The coolant liquid, for example water containing rust inhibitor is poured in by removing a liquid-tight filler cap 104 (FIGURES 2 and 4) on a fill pipe 105 connected into the side of the compensating chamber 24 at a level so that no more than the recommended quantity of liquid coolant can be introduced into the system. The cold coolant liquid level is shown at L, and the liquid coolant level in the engine jacket 12 remains below the top of the engine block when the engine is cold and not operating. When the engine is started, the engine pump 11 immediately starts pumping liquid coolant from the compensator cham ber 24 to fill the jacket 12 about the engine block and to introduce liquid up into the head jacket 18, and at the same time it lowers the liquid level Within the compensator chamber 24. Thus, the space gained in the compensator 24 is available to receive the expanded volume of liquid when it reaches the boiling point.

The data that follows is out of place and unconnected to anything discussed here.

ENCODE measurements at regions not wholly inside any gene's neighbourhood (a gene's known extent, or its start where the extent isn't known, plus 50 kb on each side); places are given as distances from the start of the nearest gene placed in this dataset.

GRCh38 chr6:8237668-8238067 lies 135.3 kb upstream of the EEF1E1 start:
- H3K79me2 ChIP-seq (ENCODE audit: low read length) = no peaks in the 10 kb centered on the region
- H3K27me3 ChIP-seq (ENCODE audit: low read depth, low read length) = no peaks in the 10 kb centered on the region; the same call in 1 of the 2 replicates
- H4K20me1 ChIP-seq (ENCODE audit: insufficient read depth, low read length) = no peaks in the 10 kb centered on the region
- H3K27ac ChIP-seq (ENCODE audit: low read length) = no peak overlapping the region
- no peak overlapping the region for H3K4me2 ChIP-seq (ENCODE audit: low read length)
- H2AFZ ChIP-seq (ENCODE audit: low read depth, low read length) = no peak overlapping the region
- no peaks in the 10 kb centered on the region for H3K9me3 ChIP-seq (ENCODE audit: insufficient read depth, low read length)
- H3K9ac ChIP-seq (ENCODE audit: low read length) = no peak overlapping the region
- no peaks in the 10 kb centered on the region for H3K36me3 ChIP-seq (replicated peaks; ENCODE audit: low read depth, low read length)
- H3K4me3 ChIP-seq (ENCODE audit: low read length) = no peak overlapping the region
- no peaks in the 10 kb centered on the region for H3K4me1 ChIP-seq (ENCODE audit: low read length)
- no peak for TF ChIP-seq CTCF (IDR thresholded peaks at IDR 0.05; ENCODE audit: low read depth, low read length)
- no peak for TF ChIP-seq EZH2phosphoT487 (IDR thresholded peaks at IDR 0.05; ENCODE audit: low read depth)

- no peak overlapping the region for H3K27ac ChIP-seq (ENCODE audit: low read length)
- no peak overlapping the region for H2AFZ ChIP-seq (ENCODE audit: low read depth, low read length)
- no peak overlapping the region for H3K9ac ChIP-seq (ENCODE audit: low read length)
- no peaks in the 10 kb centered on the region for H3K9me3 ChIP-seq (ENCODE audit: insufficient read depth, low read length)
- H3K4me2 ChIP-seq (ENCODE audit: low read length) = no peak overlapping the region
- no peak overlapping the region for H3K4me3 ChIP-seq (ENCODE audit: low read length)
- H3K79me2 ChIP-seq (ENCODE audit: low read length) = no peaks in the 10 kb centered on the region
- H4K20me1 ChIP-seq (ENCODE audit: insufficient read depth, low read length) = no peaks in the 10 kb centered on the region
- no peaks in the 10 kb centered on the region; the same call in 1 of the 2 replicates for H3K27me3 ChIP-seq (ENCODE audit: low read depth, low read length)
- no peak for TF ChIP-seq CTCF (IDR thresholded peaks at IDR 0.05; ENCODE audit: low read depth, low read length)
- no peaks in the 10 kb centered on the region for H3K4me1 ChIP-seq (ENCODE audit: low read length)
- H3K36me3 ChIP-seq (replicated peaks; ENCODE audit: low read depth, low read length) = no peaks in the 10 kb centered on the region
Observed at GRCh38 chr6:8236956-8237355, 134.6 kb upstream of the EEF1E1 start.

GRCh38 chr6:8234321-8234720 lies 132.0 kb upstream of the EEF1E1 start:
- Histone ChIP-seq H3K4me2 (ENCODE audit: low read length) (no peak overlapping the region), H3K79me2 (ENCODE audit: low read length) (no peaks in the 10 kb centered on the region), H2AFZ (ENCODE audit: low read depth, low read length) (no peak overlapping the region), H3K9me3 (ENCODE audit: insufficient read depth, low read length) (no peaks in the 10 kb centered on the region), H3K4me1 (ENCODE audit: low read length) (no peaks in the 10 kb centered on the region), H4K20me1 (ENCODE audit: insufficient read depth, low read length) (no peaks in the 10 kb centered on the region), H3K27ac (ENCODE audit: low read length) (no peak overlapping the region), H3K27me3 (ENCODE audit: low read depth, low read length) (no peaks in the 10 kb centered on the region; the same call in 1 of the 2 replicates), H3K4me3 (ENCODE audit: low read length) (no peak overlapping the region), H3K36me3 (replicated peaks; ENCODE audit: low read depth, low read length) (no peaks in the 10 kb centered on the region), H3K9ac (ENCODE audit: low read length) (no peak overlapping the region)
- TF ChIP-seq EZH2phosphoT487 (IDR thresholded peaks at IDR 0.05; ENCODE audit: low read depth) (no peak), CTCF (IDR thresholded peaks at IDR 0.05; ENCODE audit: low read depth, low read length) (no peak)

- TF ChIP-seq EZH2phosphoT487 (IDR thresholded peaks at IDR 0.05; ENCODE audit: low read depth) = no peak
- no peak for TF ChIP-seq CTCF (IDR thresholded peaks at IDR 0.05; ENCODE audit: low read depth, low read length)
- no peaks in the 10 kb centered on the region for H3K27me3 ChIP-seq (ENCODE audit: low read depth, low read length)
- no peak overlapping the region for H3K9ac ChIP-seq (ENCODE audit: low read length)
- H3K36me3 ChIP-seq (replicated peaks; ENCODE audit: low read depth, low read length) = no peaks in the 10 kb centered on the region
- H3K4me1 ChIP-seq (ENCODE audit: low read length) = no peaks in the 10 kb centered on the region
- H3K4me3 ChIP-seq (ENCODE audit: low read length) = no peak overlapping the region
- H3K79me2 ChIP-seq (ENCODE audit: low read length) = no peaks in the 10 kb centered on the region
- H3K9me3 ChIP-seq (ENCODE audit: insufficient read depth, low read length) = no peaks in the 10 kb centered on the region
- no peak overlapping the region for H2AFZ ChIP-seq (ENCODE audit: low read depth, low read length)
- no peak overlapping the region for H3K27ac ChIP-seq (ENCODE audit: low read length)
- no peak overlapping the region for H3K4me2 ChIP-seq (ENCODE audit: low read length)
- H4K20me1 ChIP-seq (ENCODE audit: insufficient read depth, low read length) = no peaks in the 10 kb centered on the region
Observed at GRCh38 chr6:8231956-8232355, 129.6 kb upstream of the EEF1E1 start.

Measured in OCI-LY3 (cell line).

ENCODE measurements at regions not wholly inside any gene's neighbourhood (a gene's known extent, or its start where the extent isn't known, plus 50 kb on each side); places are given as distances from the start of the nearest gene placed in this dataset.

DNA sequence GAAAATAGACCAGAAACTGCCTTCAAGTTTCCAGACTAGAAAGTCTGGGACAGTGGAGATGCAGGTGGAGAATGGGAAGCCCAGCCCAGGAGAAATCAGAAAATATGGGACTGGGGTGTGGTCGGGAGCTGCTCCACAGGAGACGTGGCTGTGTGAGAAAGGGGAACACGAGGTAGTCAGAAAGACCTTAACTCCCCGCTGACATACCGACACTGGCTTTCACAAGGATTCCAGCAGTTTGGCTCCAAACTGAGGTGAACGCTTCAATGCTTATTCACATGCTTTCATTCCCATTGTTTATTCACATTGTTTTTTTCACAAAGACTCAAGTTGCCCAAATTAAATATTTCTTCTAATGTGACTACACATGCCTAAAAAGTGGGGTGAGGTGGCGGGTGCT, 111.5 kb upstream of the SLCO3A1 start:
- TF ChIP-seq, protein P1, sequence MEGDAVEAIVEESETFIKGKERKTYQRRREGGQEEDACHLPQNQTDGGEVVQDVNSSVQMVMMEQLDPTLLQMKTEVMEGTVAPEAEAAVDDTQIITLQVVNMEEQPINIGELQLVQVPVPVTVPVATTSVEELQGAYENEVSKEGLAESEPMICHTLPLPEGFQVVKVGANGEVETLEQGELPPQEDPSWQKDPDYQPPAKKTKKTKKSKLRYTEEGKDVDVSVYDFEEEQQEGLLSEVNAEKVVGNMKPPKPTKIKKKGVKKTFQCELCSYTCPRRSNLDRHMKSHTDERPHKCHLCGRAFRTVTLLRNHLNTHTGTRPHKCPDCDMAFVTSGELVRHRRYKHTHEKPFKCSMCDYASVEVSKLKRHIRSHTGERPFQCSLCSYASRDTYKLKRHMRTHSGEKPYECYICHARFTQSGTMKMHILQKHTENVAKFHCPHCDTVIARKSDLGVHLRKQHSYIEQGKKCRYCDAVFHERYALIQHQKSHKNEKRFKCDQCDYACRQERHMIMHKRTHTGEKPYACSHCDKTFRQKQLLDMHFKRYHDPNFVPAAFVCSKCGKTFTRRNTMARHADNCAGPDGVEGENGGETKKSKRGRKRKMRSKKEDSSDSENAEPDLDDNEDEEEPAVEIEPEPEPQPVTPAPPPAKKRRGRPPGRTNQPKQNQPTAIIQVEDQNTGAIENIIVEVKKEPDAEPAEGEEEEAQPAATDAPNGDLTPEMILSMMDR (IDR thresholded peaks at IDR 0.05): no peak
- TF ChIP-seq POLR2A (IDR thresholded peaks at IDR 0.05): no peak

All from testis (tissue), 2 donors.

By using the space generally provided for the car heater near the fire wall 106 in the engine section beneath the hood 54 this present system gains more space for separating dry vapor from the wet vapor which rises from the compensator to the expansion tank 35 in the car heater assembly 34. The car heater expansion tank 35 enables a much smaller compensator chamber 24 to be used than heretofore and which may now be located in several different and smaller spaces than the larger compensator shown in my Patent No. 3,223,075. Also, by virtue of the smaller compensator 24 less liquid coolant is enabled to be used to fill the cooling system. This smaller quantity of liquid coolant allows for a faster warm-up from cold, it saves Weight and reduces expense for the operator. For example, a 385 horsepower Oldsmobile Jetstar engine (1965), when operated as a conventional water-cooled engine is intended to utilize approximately 16 quarts,

whereas this same engine when employing the present invention uses approximately 11 quarts.